30. 4 out of 5

    Doreen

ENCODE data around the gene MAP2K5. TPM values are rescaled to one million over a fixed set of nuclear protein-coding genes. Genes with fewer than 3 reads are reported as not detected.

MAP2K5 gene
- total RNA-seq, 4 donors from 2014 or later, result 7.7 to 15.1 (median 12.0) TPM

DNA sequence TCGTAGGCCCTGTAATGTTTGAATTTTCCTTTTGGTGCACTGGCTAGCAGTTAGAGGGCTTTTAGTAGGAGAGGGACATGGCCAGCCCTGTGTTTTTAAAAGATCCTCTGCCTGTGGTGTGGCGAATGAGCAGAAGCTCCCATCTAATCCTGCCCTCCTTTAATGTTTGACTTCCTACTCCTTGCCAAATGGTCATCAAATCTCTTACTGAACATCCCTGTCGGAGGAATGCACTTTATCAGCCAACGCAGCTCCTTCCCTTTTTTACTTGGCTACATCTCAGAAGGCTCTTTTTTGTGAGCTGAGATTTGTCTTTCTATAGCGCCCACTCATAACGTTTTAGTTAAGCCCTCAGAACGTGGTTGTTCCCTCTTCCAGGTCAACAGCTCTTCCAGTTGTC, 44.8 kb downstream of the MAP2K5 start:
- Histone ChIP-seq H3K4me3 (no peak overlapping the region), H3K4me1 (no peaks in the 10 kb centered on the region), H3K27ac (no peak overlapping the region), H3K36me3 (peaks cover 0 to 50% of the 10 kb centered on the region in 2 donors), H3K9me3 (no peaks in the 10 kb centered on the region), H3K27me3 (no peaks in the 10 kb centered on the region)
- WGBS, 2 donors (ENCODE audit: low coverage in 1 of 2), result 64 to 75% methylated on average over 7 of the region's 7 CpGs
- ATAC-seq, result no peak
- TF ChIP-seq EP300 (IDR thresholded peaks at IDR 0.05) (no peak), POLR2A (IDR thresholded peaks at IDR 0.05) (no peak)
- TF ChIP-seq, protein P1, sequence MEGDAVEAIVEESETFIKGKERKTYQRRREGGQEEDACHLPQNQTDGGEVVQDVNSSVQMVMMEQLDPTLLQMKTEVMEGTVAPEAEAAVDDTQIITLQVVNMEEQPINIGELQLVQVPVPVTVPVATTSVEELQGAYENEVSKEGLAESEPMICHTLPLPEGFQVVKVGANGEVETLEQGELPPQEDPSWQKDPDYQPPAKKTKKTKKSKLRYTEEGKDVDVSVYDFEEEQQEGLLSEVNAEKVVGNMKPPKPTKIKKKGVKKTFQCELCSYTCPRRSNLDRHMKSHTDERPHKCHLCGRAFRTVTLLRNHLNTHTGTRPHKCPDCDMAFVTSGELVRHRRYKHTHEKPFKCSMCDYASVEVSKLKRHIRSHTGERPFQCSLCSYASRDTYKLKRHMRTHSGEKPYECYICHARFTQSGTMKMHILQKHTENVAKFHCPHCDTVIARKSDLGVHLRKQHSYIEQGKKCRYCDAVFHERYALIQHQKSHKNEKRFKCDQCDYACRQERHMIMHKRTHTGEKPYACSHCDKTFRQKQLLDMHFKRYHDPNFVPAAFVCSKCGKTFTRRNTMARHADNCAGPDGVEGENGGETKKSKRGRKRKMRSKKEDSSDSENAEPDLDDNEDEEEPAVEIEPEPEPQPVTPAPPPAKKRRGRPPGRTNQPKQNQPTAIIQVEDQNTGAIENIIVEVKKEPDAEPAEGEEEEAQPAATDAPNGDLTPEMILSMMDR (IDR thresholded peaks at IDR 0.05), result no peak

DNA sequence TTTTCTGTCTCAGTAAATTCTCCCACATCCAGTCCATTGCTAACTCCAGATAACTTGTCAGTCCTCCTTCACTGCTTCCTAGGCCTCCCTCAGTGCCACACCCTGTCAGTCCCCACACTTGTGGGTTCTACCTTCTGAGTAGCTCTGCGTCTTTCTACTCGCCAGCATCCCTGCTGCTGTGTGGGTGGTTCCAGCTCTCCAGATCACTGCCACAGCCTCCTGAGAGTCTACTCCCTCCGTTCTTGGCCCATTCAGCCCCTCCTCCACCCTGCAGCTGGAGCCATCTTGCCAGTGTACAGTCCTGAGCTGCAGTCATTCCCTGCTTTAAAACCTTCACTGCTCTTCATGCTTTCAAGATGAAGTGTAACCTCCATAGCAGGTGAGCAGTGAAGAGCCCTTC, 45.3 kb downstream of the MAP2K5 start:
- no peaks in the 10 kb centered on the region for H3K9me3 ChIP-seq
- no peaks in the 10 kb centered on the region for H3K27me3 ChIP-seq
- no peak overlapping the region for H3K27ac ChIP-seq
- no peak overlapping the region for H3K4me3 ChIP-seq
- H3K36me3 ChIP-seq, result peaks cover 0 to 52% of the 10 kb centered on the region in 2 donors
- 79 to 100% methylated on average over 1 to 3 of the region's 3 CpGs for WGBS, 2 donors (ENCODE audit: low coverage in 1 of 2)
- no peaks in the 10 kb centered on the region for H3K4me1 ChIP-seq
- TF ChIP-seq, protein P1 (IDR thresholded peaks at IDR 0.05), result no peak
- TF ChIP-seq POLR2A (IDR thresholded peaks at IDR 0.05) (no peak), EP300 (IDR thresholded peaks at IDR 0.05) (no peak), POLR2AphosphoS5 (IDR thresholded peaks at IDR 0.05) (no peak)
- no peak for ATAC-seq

This is the first of the Edie Kiglatuk mysteries set in Canada’s high Arctic. Everything begins when an American hunter is killed while on a hunting expedition guided by Edie, a half-white, half-Inuit woman. Her community of Autisaq on Ellesmere Island wants to dismiss the death as an accident, but Edie is left uneasy, and when more deaths occur, she decides to investigate. I liked the character of Edie. She is a strong-willed, intelligent woman, though she certainly has her flaws. She struggles This is the first of the Edie Kiglatuk mysteries set in Canada’s high Arctic. Everything begins when an American hunter is killed while on a hunting expedition guided by Edie, a half-white, half-Inuit woman. Her community of Autisaq on Ellesmere Island wants to dismiss the death as an accident, but Edie is left uneasy, and when more deaths occur, she decides to investigate. I liked the character of Edie. She is a strong-willed, intelligent woman, though she certainly has her flaws. She struggles with alcoholism, by her mid-twenties, having “already drunk away her hunting career and . . . [being] well on the way to drinking away her life”. The other character who is well-developed is Derek Palliser, a police officer upon whom Edie occasionally relies for help. Derek is unmotivated except by his interest in lemmings and so has to be pushed to do anything. Unfortunately, many of the other characters are mere caricatures of corrupt officials, unscrupulous whites, and greedy businessmen. The “bad guys” are extreme in their behaviour. The book begins slowly, though the pace increases once Edie starts her investigation. Then the mysteries pile up becoming very convoluted with several villains; it is sometimes difficult to remember who did what to whom. At times the plot becomes rather farfetched. What also becomes frustrating is Edie’s frequent stumbling upon clues that inevitably take her closer to solving the several mysteries. What impressed me most about the book is its rich detail about Inuit life and culture. I was amazed to learn that the author is British. She certainly has an understanding and appreciation for the Inuit. She details the realities of life north of the Arctic Circle: a harsh environment, poverty, alcoholism, fossil fuel exploration, and the effects of climate change. The latter is emphasized with several references to the impact of global warming on the lives of both the people and the wildlife. What will be remembered by many readers is the food: Edie eats seal-blood soup, caribou tongue, fried blubber, and fermented walrus gut. What I remember is a comment about gratitude: “Gratitude is a qalunaat [white] custom . . . Inuit were entitled to help from each other. Gratitude didn’t come into it.” I learned not only about how to conduct an Inuit search but about another dark chapter in Canada’s history: Canada’s forced relocation, in 1953, of Inuit from their traditional home on the eastern coast of Hudson Bay to Ellesmere Island, the most northerly landmass on the planet. The author of this novel wrote a non-fiction book about this relocation. I will certainly be checking out this book entitled The Long Exile: A Tale of Inuit Betrayal and Survival in the High Arctic. Two other books in this series have been published: The Boy in the Snow and The Bone Seeker. Though the first book has flaws, I found it of sufficient quality that I will read at least the second in the series. Please check out my reader's blog (http://schatjesshelves.blogspot.ca/) and follow me on Twitter (@DCYakabuski).